The Gerts have long been devoted readers of The London Review of Books (known as the LRB to the cognoscenti). We have passed our copies on to friends and family and have surely accounted for the rise in subscriptions from our harsh brown land. The journal is issued fortnightly, is closely printed, and amounts to around forty-one pages. They no longer have the amusing lonely heart entries in the back pages that used to divert us in the past, but there is always something humourous, infuriating or enlightening to read. Continue reading Meeting the Devil- A Book of Memoir
When she was a child, Gert used to tell her little brother stories about a place called Arrapamatta. These stories became the Denis Kodaly work The 1001 Nights Of Iarcus Oralto. The talk-back radio program was invented in Arrapamatta, as was the art of gaslighting. Continue reading Gaslighting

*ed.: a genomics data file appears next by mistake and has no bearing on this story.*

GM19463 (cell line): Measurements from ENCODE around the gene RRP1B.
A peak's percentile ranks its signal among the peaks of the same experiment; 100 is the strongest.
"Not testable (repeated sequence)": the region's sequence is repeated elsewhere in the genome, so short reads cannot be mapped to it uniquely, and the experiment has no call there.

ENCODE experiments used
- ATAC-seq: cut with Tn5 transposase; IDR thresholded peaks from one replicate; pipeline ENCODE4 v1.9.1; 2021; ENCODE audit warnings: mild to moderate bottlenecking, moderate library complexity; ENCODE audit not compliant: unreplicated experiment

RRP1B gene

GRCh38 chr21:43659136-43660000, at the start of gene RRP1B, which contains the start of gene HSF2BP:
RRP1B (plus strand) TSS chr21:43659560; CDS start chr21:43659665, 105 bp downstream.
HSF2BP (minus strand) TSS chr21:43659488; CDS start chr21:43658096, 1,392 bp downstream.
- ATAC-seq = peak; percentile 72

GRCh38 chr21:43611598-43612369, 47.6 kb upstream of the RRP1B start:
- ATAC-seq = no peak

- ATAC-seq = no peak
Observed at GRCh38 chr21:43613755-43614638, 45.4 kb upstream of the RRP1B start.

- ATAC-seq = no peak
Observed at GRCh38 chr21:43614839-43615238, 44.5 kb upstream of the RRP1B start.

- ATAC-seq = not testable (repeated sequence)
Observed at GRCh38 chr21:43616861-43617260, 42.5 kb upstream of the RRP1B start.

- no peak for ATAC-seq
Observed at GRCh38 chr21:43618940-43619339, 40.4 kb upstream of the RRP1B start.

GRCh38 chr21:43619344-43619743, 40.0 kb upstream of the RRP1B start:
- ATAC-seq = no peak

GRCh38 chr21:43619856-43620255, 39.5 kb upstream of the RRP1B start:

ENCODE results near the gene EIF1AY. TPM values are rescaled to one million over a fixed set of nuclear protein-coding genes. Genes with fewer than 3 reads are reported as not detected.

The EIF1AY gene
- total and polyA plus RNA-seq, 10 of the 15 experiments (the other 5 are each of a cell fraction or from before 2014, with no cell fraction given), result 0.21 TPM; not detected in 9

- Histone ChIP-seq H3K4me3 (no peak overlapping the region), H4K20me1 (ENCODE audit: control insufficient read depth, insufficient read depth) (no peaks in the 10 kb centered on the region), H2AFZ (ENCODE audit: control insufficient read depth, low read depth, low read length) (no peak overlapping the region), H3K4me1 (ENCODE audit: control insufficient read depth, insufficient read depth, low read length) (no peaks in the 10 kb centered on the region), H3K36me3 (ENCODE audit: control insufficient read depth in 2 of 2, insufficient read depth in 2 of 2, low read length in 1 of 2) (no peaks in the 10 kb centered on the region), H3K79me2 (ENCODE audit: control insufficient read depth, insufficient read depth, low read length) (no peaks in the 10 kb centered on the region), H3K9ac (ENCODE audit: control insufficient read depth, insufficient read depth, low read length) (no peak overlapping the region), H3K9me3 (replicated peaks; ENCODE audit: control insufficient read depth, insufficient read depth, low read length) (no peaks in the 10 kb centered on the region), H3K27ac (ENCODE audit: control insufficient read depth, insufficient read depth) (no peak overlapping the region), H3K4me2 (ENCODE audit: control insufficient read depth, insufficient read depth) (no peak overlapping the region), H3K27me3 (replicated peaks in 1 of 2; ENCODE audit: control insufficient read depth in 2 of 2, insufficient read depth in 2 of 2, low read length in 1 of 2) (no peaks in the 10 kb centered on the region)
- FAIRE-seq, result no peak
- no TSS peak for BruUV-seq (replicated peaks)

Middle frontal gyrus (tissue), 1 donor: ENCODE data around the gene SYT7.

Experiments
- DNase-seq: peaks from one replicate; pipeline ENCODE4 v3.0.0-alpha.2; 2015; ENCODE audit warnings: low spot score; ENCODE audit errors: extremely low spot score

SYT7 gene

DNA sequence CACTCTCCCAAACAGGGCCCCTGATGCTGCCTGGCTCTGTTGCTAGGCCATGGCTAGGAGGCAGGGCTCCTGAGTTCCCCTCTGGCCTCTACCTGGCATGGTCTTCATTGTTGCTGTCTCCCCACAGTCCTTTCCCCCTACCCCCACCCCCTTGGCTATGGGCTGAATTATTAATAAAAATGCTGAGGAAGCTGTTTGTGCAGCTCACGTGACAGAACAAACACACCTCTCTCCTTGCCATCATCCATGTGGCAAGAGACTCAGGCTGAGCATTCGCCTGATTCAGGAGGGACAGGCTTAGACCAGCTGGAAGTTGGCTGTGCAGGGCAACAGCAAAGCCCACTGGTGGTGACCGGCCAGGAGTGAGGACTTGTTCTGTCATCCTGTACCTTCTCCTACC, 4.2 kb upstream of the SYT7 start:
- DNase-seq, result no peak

‘Well, now,’ he said, ‘what do they call you?’
‘Jackie, father,’ I said.
‘And what’s a-trouble to you, Jackie?’
‘Father,’ I said, feeling I might as well get it over while I had him in good humour, ‘I had it all arranged to kill my grandmother.’ Continue reading My kind of priest
The best job that was ever offered to me was to become a landlord in a brothel. Continue reading Tools of the writer’s trade
Following the announcement from Arts Council England that sales of literary fiction are plummeting, it is suggested that arts subsidies be deployed to help writers survive. I have another idea. They should write better books.
Tom Wolfe, author of Bonfire 0f The Vanities, died in May at the age of 88. Unfortunately, he never completed his biography of Napoleon:
The world has been clamouring, yes clamouring, for more of the unpublished Gertrude Stein manuscript that Gert has in her possession. We’ve even had a tweet from Donald Trump demanding it. So here are its last cryptic lines:
Continue reading On foolishness, igloos and omelettes